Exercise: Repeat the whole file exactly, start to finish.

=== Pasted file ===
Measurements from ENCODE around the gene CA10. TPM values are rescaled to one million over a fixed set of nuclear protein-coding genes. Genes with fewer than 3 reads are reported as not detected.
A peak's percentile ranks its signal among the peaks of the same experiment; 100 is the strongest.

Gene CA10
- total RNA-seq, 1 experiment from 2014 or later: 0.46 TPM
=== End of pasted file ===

Measurements from ENCODE around the gene CA10. TPM values are rescaled to one million over a fixed set of nuclear protein-coding genes. Genes with fewer than 3 reads are reported as not detected.
A peak's percentile ranks its signal among the peaks of the same experiment; 100 is the strongest.

Gene CA10
- total RNA-seq, 1 experiment from 2014 or later: 0.46 TPM